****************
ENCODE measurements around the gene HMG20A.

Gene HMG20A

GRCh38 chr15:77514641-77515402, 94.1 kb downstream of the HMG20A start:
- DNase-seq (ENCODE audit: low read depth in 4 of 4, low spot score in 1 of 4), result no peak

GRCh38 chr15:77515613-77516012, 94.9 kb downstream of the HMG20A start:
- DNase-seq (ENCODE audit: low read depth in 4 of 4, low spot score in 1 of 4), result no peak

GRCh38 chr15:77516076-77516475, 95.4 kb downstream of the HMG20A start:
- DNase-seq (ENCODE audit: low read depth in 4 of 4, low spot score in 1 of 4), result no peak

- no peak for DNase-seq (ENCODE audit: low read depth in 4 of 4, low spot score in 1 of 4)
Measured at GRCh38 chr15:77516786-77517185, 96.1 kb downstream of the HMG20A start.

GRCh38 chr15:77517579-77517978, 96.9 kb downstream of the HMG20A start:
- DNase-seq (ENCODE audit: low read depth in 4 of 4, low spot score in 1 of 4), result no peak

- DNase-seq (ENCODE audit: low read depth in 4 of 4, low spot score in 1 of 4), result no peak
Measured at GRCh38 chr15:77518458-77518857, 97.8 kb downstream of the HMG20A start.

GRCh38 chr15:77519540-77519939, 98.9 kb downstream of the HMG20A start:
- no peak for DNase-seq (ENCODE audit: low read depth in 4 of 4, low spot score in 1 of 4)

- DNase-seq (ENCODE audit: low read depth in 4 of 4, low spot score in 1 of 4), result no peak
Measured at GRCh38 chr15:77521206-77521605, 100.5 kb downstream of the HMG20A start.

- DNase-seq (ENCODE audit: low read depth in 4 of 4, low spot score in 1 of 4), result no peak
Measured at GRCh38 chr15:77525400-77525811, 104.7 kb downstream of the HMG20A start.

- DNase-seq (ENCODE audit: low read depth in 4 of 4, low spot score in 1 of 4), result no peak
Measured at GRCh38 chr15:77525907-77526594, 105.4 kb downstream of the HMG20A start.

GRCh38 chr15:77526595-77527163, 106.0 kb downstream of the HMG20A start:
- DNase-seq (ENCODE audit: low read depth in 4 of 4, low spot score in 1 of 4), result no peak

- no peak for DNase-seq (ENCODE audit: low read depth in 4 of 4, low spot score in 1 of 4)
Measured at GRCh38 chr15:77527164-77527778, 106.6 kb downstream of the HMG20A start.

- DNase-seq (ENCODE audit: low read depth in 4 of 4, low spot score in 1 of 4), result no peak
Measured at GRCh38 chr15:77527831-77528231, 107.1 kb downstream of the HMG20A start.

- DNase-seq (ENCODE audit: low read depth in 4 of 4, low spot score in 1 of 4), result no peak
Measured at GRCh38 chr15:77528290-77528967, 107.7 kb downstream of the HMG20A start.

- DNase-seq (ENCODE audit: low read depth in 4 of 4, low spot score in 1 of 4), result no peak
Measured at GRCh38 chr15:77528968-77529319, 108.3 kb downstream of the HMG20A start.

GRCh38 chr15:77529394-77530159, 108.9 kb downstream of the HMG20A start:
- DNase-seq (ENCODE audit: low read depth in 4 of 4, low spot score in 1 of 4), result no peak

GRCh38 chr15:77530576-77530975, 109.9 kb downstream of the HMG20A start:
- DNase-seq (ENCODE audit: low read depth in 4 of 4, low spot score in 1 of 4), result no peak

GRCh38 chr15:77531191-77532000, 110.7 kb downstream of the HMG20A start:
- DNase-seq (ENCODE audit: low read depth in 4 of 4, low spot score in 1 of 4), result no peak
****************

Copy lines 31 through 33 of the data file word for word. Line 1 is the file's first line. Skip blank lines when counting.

- DNase-seq (ENCODE audit: low read depth in 4 of 4, low spot score in 1 of 4), result no peak
Measured at GRCh38 chr15:77528968-77529319, 108.3 kb downstream of the HMG20A start.

GRCh38 chr15:77529394-77530159, 108.9 kb downstream of the HMG20A start: